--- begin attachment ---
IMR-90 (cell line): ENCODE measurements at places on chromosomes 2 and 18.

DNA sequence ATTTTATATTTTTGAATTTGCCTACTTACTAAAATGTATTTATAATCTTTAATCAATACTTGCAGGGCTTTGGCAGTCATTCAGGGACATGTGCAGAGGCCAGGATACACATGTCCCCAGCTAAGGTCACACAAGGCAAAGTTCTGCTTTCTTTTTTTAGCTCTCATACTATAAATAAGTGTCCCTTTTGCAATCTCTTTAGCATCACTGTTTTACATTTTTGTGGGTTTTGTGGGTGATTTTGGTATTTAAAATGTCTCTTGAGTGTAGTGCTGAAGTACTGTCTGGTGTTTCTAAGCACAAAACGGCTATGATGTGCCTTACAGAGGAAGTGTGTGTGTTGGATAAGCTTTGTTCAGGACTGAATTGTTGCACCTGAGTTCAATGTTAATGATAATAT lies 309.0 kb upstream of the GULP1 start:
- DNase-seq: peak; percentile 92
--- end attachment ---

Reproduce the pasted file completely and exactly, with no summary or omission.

IMR-90 (cell line): ENCODE measurements at places on chromosomes 2 and 18.

DNA sequence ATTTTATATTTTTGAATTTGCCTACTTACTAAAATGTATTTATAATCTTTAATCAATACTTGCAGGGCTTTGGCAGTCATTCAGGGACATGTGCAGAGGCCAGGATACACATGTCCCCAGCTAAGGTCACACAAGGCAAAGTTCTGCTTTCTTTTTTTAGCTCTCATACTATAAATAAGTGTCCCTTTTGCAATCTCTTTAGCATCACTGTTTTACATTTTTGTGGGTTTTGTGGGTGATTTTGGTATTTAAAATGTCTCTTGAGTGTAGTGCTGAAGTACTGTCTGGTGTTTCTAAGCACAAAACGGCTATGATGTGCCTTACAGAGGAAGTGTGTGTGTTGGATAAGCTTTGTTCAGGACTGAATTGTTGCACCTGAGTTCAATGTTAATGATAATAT lies 309.0 kb upstream of the GULP1 start:
- DNase-seq: peak; percentile 92